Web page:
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Mountain Biking

Frankly the idea of belting down the side of the world’s highest active volcano on a mountain bike is about as scary and ridiculous sounding as it is appealing and challenging. So when the opportunity to do just that presented itself both fear and excitement were growing as I approached Mt. Cotopaxi , the meeting point to start our journey.

Cotopaxi from Quito (courtesy Biking Dutchman)

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I had first heard about mountain biking down Cotopaxi volcano some years ago. I lived in Quito for five years and often caught glimpses of Cotopaxi on clear days. This volcano looms large on the southern skyline, a giant snow-capped sentinel, 19,150 above sea-level and some 10,000 feet above Quito .

We started our biking trek at the Magic Bean,a hostel in the downtown La Mariscal area of Quito . Anna, the Ecuadorian wife of Hans, the famous Biking Dutchman said “be there at 7 am sharp.”

Here is our guide Mo.

I arrived just as a custom built Toyota Land Cruiser pulled in front of the hostel. Our guide, Mo, jumped out and greeted us in near fluent English. To my mind he looks just like an adventure guide should! It’s probably a beard thing; I don’t wish to offend less hirsute types, but to my mind, mountains and adventure are synonymous with the bearded, craggy faces of the men the mountains attract. Mo turns out to be half Chilean, half-Ecuadorian, born in Hungary where his parents had met after his Chilean father fled the Pinochet regime. Meet Mo.

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Two others joined us, Frank and Vanessa and all hopped up into the Toyota which has been customized to carry 8 passengers, maybe 10 at a push.

Here’s Mo and the custom Land Cruiser.

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We left Quito and headed for the valley of Tumbaco to pick up the bikes at the shop where dedicated mechanics maintain them every day. Then we were off!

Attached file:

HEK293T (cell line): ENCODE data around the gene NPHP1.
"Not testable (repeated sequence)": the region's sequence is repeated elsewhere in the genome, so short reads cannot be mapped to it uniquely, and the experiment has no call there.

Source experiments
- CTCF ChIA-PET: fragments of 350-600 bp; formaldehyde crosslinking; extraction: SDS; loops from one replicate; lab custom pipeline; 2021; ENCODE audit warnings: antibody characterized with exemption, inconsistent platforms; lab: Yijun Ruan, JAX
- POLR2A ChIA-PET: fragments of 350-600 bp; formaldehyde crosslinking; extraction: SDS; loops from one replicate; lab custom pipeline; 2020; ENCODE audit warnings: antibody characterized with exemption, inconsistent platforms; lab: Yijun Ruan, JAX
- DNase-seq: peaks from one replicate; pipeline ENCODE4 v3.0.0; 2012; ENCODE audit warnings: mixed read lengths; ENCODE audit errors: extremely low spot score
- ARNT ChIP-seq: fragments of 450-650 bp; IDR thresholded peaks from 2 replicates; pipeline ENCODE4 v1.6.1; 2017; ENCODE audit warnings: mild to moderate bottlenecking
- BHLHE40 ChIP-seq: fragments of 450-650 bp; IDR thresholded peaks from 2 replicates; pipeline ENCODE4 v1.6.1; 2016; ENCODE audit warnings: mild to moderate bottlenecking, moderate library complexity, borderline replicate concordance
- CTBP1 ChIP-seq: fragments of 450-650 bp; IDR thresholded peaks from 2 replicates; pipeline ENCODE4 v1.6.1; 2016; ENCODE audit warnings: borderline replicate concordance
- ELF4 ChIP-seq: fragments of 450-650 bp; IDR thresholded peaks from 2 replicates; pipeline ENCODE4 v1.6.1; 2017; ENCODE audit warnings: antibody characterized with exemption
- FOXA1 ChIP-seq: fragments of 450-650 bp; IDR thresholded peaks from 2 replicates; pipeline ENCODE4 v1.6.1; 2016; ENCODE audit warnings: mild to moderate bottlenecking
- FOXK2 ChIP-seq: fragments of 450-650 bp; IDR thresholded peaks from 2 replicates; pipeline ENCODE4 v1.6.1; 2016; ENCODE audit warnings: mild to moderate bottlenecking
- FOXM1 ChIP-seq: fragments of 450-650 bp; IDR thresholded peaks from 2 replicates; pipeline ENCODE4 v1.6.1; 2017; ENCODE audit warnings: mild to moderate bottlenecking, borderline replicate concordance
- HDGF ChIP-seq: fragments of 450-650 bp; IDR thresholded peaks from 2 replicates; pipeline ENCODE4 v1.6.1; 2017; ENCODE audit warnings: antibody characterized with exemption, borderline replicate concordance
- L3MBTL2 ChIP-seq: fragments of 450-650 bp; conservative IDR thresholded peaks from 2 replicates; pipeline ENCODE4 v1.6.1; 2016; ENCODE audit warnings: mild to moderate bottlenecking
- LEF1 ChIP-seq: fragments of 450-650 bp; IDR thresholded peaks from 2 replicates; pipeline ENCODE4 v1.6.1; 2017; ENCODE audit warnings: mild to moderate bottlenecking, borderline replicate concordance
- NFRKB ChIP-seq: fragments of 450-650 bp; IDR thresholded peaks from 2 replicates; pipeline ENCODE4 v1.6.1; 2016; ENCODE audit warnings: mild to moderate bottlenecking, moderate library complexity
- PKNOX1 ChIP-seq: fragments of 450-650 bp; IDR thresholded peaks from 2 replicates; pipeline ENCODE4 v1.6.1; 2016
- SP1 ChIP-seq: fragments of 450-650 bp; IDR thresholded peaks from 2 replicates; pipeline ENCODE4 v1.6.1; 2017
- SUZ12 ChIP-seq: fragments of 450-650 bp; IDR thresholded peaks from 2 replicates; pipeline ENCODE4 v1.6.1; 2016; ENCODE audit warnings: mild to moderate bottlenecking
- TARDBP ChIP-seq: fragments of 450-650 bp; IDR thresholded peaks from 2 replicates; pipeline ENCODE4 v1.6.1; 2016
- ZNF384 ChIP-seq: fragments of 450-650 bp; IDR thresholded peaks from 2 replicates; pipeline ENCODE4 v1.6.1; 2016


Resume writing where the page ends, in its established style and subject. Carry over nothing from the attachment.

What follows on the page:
Although Cotopaxi ‘looms’ over Quito we rode more than 40 direct miles south on the Pan American Highway . Then we turned left onto a track leading to Cotapaxi National Park . From this turn, there’s is only one way to go… up!

My adventure companions included Dieter, on a 4 week vacation from Germany , plus Vanessa and Frank, a young Dutch couple traveling around the world.

I compared my clothing with theirs with some consternation. I wore jeans, a sweater, a waterproof jacket, a baseball cap and trainers. They wore Goretex everything – climbing jackets and boots, trousers, gloves and woolen hats and ear mufflers. They even had mountain goggles.

The thought occurred to me, “Oops, either they or I am wrong!”

I did not have long to think about this as Cotopaxi came into view, peeking through the clouds.

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We rode through pine plantations until we reached the park entrance, a wooden hut with a barrier and headed up past the timberline, a blur below us in the mists. We rumbled past volcanic boulders that had spewed from the deep Earth’s mantle in eons past. As we traversed the flanks of this behemoth mountain we caught tantalizing glimpses of the summit far above. The Toyota groaned and shuddered as it hauled us ever upwards on a stone strewn track on which we would soon hurtle down on our bikes.

A final turn and lurch brought us to what may be the highest car park in the world. It most certainly is the highest car park on an active volcano anywhere on this planet. A sign indicates you are 4,500 meters (nearly 14,000 feet) above sea level.